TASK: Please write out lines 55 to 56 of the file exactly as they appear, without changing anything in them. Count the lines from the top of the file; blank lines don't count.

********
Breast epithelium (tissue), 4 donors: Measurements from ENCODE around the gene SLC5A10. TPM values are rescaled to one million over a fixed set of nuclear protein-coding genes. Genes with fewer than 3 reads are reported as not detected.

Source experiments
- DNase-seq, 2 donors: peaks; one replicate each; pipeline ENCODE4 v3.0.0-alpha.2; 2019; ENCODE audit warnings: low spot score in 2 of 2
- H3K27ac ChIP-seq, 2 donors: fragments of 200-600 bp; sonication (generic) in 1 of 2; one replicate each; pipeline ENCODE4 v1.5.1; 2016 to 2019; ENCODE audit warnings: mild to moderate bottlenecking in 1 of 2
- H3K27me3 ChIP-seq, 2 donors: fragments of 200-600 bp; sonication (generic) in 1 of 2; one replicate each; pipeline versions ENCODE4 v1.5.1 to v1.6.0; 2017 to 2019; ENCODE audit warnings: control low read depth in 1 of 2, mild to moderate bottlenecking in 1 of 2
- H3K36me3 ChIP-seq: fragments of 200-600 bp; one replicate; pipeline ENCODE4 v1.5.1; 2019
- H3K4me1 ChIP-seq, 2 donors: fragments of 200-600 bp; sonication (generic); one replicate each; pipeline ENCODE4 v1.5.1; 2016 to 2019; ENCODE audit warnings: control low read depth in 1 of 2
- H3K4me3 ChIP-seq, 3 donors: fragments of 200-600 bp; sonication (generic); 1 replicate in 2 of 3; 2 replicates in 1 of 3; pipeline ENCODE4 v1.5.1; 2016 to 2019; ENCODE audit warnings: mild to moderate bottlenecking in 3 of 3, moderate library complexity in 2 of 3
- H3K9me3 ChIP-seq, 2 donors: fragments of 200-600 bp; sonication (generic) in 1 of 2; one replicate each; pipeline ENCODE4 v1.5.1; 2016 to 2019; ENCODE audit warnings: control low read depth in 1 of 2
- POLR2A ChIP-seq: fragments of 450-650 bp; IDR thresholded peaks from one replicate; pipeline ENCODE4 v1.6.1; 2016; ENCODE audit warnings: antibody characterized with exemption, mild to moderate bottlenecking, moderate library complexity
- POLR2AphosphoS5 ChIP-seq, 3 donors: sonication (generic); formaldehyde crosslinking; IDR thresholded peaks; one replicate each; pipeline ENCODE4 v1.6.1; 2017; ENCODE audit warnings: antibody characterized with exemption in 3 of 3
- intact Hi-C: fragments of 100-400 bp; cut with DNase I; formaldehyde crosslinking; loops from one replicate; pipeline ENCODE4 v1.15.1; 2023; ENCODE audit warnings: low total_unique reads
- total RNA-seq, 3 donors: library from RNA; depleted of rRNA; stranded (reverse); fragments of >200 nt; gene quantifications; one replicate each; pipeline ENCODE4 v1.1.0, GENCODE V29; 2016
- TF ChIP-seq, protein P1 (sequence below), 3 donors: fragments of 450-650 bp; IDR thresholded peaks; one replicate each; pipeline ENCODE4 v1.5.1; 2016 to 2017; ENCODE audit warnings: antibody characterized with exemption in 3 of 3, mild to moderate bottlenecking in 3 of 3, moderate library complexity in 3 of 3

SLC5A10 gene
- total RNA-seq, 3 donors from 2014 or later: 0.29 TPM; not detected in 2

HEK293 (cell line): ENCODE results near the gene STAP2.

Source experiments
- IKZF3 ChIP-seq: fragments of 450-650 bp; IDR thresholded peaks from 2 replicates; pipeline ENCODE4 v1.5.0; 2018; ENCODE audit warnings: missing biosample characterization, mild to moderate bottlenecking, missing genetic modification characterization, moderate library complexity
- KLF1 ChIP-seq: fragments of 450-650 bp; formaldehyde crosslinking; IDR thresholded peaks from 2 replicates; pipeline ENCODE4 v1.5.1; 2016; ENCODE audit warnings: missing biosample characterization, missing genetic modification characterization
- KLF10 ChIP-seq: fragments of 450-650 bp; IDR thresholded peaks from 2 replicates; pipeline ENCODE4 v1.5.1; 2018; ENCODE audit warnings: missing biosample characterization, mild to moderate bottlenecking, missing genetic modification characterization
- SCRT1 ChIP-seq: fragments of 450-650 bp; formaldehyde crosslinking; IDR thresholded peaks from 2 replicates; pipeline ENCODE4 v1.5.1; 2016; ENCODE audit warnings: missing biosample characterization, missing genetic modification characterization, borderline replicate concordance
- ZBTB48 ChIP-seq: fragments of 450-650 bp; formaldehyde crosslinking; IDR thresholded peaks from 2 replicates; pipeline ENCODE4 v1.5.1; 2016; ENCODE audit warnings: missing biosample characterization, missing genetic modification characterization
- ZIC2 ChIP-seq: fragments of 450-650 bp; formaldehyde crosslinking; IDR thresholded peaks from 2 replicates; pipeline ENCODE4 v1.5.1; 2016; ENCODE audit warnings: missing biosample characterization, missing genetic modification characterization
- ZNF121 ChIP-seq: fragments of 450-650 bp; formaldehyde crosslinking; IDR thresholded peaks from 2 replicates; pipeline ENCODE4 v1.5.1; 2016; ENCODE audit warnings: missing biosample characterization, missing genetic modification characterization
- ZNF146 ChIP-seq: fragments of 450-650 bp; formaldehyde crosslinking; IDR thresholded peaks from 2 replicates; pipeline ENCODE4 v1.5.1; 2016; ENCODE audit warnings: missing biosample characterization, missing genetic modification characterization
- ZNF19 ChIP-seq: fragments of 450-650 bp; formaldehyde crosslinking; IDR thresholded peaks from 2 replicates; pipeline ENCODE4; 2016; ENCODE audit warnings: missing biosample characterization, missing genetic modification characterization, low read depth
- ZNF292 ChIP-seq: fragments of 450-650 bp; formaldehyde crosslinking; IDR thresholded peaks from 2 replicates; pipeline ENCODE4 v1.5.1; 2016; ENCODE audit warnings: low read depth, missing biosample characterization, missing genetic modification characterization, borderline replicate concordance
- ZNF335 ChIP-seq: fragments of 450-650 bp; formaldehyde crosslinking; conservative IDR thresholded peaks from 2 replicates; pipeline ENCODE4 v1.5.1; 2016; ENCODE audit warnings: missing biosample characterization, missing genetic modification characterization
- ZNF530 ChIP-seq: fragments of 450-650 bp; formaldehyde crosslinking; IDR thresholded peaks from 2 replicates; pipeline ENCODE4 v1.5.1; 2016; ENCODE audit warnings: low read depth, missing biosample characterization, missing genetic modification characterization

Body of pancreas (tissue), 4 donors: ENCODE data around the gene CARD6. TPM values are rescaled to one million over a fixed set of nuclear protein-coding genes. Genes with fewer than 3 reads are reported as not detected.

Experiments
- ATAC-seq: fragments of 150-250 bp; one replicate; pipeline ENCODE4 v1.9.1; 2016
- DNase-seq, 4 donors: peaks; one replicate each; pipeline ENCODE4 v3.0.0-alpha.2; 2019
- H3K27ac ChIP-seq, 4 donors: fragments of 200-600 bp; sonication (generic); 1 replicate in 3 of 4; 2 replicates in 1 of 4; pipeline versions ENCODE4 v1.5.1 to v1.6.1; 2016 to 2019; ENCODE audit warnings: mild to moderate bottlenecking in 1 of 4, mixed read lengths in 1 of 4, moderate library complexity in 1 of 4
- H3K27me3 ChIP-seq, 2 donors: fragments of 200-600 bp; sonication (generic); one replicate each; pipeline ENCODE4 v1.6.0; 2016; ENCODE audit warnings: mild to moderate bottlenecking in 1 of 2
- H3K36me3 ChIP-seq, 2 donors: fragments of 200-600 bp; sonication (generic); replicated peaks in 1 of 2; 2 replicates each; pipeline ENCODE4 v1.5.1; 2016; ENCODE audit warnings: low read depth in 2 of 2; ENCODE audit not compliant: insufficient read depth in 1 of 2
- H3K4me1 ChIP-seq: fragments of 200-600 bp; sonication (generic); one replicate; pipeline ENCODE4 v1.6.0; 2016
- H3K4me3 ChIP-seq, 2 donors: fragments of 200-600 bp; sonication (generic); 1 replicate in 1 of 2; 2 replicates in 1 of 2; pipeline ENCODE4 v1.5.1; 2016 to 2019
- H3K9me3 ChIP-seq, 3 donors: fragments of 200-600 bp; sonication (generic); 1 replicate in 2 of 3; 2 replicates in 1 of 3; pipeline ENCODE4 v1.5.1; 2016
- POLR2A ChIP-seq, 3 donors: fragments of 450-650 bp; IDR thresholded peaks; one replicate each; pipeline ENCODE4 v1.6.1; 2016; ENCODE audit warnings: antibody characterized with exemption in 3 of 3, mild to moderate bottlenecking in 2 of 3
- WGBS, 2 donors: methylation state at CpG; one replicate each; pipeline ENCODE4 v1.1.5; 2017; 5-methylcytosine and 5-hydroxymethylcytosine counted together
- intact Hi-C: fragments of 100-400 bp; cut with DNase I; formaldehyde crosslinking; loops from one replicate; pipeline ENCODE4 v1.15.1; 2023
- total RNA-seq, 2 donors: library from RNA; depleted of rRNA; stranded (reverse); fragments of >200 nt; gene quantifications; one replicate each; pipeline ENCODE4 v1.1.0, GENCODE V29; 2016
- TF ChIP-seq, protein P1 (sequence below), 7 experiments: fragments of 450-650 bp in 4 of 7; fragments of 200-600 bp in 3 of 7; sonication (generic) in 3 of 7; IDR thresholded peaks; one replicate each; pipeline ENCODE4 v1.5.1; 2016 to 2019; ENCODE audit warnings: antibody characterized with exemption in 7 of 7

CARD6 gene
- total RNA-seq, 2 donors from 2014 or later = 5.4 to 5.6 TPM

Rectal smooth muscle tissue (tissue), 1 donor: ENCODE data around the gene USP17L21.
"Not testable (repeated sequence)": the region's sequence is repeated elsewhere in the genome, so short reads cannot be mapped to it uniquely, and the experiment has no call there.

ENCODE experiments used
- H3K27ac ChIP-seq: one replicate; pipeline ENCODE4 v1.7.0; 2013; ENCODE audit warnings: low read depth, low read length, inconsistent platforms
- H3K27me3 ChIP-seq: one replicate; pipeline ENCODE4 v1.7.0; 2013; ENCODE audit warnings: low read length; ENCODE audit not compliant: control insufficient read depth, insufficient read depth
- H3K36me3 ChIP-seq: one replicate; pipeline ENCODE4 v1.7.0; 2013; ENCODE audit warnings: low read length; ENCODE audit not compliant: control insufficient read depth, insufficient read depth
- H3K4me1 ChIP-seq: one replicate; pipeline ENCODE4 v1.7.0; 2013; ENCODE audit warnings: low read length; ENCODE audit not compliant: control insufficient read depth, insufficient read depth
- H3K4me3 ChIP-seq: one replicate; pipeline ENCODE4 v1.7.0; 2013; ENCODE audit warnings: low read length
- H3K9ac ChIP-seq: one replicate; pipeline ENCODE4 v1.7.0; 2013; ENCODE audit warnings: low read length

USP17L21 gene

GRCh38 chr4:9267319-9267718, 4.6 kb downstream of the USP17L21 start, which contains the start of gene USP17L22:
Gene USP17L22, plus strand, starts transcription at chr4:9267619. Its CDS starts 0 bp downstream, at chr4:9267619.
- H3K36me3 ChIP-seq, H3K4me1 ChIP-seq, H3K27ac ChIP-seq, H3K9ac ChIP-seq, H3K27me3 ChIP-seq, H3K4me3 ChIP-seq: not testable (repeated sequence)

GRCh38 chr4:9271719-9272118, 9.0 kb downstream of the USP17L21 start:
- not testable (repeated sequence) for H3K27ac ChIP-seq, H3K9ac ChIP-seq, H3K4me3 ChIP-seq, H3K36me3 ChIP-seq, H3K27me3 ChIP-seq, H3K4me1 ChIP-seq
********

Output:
- H3K4me3 ChIP-seq: one replicate; pipeline ENCODE4 v1.7.0; 2013; ENCODE audit warnings: low read length
- H3K9ac ChIP-seq: one replicate; pipeline ENCODE4 v1.7.0; 2013; ENCODE audit warnings: low read length